I think that’s true. But the idea that one is very enterprise and one is very consumer, that’s gotten a lot blurrier since I’ve had that conversation. I know entire businesses that not only run in Discord but also talk to their communities, to their customers, in Discord. Has that gotten blurrier for you as well?

We have always focused on Discord as a service and tool for consumers to come together and talk and hang out. And it is used in many different ways, to your point. A lot of companies use Discord almost as a new way to communicate with their superfans online. We love that and we support that use case. But most people who use Discord are in smaller invite-only groups — we call them servers — with people that they know or friends of friends. It’s a place that feels like your dorm common room or your living room, where people are hanging out with people they know.

That server terminology is always really fascinating to me. I’m somebody who came up on IRC. The first tech website I worked for, Engadget, actually ran itself on IRC. We had to teach everybody how to use IRC when they got a job with us, which is wild. Everyone’s moved on from that now. But you’ve kept that terminology, that ethos, alive. You’re starting a server. You’re in charge. Talk to me about that. Why keep that old-school terminology in play?

When we started Discord, our focus was very much on building a text and voice chat app for people who played video games. Back in 2015, the alternative products that people used were, literally, they would host voice servers for their friends. The reason we picked the word server was because, at the time, that was how our customers thought about what the tool was doing for them. It was a server where they could go and bring their friends together.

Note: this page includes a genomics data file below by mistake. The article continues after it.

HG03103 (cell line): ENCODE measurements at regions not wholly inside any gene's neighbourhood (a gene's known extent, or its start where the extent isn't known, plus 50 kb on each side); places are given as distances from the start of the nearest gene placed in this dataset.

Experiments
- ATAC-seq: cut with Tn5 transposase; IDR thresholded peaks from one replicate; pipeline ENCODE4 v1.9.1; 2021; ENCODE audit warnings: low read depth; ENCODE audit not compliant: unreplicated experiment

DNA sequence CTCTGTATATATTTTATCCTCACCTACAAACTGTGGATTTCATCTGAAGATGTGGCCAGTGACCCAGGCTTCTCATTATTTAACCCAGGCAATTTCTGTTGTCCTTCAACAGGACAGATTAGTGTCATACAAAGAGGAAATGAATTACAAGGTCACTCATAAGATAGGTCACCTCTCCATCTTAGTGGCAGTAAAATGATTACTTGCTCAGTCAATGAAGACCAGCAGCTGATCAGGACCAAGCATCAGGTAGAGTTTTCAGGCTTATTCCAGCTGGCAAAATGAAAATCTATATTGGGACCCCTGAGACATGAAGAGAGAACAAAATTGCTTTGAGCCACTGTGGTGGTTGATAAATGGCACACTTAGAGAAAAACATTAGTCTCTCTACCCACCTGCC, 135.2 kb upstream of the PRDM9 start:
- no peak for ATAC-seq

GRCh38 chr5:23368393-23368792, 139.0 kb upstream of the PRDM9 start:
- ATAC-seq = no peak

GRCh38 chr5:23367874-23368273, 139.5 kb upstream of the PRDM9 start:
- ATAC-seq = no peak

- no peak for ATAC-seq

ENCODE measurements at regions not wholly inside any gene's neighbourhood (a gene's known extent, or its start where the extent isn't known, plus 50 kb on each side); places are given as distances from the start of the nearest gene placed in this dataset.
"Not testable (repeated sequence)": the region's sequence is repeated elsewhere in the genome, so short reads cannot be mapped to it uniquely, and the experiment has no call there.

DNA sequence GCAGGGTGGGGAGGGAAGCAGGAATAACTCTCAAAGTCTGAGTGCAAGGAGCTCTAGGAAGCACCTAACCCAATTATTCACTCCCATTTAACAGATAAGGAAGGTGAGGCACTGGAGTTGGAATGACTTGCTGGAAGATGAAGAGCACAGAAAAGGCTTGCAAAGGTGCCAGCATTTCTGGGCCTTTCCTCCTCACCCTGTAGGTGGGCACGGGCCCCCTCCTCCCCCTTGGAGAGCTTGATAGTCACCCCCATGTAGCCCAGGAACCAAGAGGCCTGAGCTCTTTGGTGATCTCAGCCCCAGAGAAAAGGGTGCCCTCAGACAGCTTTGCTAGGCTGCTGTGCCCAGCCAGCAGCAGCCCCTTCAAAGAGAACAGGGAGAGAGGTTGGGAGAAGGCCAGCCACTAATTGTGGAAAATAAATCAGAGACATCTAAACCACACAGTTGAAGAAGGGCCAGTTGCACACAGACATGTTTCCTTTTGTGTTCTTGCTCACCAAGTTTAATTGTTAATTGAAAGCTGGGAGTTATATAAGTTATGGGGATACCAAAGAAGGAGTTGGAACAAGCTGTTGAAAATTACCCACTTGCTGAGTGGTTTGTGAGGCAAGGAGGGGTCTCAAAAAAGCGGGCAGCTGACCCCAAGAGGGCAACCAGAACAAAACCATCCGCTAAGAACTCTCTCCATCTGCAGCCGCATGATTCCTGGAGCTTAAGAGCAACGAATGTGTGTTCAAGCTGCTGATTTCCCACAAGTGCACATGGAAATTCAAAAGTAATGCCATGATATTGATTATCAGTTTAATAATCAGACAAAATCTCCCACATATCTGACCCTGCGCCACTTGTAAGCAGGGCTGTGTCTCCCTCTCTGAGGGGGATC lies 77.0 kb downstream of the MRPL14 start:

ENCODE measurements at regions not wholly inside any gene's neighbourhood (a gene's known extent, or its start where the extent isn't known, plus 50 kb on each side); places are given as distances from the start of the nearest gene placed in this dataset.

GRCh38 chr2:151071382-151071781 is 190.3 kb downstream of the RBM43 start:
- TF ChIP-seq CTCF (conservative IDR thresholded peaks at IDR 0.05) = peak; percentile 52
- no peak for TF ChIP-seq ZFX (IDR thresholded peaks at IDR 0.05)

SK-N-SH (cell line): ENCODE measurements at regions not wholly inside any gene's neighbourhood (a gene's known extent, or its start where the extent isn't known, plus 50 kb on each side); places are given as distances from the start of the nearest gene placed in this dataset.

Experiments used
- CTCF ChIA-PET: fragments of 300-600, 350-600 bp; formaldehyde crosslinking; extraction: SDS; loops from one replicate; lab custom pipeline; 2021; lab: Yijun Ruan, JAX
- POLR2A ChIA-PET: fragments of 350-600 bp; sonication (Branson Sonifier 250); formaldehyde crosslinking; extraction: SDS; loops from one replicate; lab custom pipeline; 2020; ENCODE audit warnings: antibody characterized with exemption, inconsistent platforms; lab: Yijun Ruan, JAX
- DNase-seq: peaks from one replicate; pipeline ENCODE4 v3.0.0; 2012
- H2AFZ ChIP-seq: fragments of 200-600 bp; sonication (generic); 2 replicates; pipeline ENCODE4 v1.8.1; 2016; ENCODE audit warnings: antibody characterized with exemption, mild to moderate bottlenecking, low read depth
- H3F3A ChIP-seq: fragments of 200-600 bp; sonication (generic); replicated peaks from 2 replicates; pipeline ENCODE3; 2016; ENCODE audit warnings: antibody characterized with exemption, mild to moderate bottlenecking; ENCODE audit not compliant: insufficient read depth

So we said, “Well, on Discord, you get a free server; whereas, on those other apps, you’re paying for a server.” Now, our service runs in the cloud and doesn’t literally have a server the way that they used to rent computers and get IP addresses. So it just stuck. People understood the concept of a server as a place where you come together, and from 2015 to 2020 or so, Discord’s primary focus was on gaming. Even today, gaming is a huge part of what people do on Discord. So people just get it.

I asked that question very specifically because the word server, to me, implies a bunch of control. As you’re saying, you would go out in the world, you would start a server, and it would be your own. But Discord is a platform. There’s an app store built into it. You’re doing a bunch of developer outreach. It is the user interface for some very cutting-edge products like Midjourney. That control goes back and forth. There’s what Discord the platform wants, there’s what users are doing with it, and there’s what users might do with it that you haven’t even thought of. There’s what they might want to do with it that you don’t want them to do. How do you think about that tension?

Our focus is very much on creating tools that give people the capability to design their own space. That was part of the intention from day one. That’s part of the server idea like you’re talking about. We give you these tools to make a server, and then you can choose: what are the text channels, what are the voice channels, what do you want to name it? How do you want to decorate the different people and have them stand out? We have permissions and role capabilities where you can say, “Well, these are admins and these are newbies and they show up differently in chat and they have different powers in chat about who could kick people off and invite people on” 

We’ve always had this ethos of leaning toward user control of their spaces. Frankly, what’s so cool about that is that it has extended to customizing Discord with our API and bots platform because we knew that people were going to want to customize the service and connect it to other services outside in the world. That user control and open ethos is what enabled things like Midjourney to flourish. There are over half a million apps that people have built on Discord that are used across our user base, so it’s a really intentional posture that creates conditions for exciting things to happen.